Hyper Recruitment Solutions recently conducted a survey to investigate what irritates employees in the workplace, and the results are truly staggering!
78% of employees have directly experienced rudeness in the workplace, including:
- Being sworn at (54%)
- Being reprimanded in front of peers (48%)
- Being spoken over in a meeting (44%)
- A personal remark about a choice of outfit (42%)
Our research further revealed that 92% of employees claim to have never been accused of workplace rudeness, despite 78% claiming that they’ve been on the receiving end.
Many of the respondents who stated that they had been accused of rudeness by colleagues cited swearing and speaking too directly as common reasons.
94% of employees said they thought that some physical contact in the workplace was acceptable.
However, responses varied depending on the type of contact:
- A pat on the shoulder (52%)
- A high-five (39%)
- A hug (35%)
- A fist bump (32%)
- A kiss on the cheek (17%)
HRS Managing Director Ricky Martin says: “These results are pretty surprising. We often hear and read in the media how physical contact at work isn’t acceptable, yet our survey results suggest otherwise. Of course, physical contact isn’t always appropriate or well received, so I’d advise that it’s essential to be aware of factors such as personality, religion and culture. What might be regarded as friendly in one culture may be deemed deeply offensive in another! However, as the results suggest, should the relationship be there and requited, it shouldn’t be frowned upon for colleagues to hug, high-five or give one another a pat on the back!”
72% of employees would take action if working with a colleague with poor personal hygiene. What action would they take?
- 36% of people would tell the person directly. Of these, men (78%) were more likely than women (68%) to voice their concerns about a colleague.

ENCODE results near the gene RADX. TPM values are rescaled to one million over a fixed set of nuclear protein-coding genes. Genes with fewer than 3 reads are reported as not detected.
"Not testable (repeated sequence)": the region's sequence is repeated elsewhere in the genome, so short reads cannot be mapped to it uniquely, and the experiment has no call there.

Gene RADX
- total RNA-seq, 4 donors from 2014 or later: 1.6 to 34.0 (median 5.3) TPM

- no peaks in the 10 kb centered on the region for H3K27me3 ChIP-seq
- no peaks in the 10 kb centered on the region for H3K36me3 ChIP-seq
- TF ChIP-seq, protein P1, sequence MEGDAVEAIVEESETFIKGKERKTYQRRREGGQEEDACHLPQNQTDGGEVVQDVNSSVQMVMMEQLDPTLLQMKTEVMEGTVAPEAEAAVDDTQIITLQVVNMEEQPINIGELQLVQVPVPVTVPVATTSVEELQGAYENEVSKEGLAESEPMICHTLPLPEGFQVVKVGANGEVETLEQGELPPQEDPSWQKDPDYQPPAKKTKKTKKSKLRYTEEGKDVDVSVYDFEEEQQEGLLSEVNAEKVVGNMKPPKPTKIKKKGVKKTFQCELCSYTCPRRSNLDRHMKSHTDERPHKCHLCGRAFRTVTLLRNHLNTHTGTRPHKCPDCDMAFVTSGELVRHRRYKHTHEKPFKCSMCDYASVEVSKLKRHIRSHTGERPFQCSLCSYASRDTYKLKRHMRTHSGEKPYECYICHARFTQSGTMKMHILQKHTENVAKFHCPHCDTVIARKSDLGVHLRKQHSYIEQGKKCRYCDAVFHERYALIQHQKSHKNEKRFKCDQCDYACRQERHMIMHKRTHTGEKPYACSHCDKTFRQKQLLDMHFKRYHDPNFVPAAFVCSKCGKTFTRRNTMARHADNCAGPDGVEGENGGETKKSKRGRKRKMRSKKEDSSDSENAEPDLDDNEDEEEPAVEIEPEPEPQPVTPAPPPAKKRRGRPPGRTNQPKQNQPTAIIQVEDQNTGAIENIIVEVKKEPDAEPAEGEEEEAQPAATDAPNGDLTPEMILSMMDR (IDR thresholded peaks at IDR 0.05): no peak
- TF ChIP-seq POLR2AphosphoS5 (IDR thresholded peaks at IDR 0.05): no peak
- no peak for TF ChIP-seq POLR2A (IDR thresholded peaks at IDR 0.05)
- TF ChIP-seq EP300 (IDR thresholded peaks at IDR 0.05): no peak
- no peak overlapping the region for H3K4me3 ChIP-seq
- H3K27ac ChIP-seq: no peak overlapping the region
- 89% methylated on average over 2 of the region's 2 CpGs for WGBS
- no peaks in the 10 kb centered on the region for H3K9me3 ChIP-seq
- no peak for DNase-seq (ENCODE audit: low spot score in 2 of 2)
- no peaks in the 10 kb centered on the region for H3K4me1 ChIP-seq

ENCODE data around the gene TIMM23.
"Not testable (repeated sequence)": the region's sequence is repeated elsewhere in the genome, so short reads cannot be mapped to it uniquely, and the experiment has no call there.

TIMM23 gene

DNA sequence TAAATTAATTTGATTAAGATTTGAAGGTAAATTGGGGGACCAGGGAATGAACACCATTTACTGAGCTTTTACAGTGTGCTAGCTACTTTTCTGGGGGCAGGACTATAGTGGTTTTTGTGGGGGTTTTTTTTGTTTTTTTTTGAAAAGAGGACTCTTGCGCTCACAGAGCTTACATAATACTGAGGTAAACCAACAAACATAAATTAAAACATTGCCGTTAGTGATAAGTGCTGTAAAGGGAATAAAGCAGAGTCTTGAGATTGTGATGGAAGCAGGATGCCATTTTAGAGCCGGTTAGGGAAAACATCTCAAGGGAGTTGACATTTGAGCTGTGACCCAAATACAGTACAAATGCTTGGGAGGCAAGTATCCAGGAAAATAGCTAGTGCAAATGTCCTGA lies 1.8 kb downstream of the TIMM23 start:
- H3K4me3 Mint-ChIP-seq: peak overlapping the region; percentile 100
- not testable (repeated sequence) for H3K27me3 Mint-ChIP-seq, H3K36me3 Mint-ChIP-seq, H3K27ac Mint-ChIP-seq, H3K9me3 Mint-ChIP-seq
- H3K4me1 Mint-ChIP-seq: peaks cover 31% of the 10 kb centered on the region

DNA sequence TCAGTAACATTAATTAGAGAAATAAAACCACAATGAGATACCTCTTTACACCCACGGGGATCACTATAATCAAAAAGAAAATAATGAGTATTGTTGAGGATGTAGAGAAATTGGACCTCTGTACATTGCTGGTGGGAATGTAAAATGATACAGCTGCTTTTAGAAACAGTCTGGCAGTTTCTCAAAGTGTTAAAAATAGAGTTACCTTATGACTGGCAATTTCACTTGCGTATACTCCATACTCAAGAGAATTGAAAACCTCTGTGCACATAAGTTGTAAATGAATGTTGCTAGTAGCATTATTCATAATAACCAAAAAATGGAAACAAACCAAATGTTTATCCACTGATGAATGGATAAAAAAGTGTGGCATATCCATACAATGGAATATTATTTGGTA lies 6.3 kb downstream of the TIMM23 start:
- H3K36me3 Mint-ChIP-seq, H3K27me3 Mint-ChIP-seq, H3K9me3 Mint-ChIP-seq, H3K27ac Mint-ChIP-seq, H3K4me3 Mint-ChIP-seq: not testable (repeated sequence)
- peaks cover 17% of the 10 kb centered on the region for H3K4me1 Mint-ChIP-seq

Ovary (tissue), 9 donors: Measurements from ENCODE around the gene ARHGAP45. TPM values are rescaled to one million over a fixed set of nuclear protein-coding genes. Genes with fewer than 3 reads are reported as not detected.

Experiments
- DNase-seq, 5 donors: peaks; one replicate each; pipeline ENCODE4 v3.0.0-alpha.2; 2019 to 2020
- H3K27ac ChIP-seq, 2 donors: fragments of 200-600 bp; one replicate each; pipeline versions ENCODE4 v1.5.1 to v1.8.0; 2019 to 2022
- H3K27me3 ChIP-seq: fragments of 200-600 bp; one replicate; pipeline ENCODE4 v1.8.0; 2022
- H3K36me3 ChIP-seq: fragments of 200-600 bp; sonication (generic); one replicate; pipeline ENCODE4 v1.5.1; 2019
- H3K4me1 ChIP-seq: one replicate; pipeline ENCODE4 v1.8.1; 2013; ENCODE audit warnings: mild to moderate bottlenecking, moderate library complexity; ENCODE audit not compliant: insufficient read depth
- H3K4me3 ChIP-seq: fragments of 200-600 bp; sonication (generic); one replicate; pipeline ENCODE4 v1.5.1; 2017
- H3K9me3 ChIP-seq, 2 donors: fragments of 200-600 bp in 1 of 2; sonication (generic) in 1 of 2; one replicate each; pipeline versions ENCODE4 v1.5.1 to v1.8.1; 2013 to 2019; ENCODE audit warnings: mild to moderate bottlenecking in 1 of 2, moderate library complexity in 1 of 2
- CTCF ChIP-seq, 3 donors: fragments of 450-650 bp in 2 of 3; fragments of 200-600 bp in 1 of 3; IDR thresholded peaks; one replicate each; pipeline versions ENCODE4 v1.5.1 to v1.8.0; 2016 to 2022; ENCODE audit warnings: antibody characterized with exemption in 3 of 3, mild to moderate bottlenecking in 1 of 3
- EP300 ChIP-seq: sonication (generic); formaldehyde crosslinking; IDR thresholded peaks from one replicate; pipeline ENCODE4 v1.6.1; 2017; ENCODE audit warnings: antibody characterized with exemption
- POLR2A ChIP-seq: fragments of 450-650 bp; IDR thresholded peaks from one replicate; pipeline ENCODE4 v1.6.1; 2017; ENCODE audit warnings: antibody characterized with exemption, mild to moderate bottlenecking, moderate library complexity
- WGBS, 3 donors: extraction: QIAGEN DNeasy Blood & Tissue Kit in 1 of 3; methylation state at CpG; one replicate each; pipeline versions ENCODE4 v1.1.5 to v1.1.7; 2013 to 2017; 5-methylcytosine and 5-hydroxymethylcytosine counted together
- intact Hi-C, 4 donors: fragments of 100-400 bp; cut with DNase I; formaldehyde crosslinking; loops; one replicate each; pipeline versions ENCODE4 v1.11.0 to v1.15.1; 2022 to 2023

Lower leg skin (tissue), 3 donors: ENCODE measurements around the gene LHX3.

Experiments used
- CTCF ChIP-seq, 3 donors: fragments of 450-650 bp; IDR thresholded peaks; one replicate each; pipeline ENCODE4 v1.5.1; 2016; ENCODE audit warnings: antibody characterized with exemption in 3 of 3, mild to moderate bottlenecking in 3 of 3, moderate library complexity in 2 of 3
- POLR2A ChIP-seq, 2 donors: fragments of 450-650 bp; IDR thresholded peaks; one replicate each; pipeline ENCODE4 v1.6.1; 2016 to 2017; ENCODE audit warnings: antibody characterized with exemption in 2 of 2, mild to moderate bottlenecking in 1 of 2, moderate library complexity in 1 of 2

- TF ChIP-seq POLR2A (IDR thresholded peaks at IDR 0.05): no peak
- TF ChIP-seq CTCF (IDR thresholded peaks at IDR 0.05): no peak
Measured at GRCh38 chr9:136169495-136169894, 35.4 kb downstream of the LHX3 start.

- A further 36% would raise the issue with HR or management to handle the problem on their behalf.
This straight-talking approach is carried over into issues such as colleague disputes - over a third of employees surveyed would directly tell a colleague they don’t like them, with men (43%) being more likely to do so than women (24%).
Ricky says: “Workplace disputes and personality clashes are nothing new. What the results show is how direct people are when handling often-sensitive issues. I’d always advise that taking an open and honest approach with colleagues will work better in the long-term, but it’s important that colleagues are mindful not to unintentionally offend or create further issues in doing so.”
81% of employees cited small talk with colleagues as irritating.
Football and children were cited as the most irritating topics of conversation, as well as:
- Trash-talking colleagues and clients (36%)
- Forced pleasantries, such as 'How are you?' and 'Happy New Year!' (29%)
- The weather (17%)
50% of employees admitted they had purposely not made a hot drink for themselves, just so they wouldn't have to make one for others!
This shows that while employees are willing to confront some issues head-on, they would sometimes rather avoid a situation completely than feel obliged to do something (like making a cup of tea for others in the workplace).
Why did we conduct this research?
HRS isn't just a company that puts people into jobs - we help candidates to find roles within organisations that make life-saving medicines and life-changing technologies. Ultimately, the people we support change lives!
With this in mind, we thought it essential to understand exactly why some people - even those in important, rewarding roles that look to be perfect for them - end up disengaging and leaving their employer. We hoped that this survey would uncover another side of the workplace, one that's not usually visible in CVs and job descriptions.
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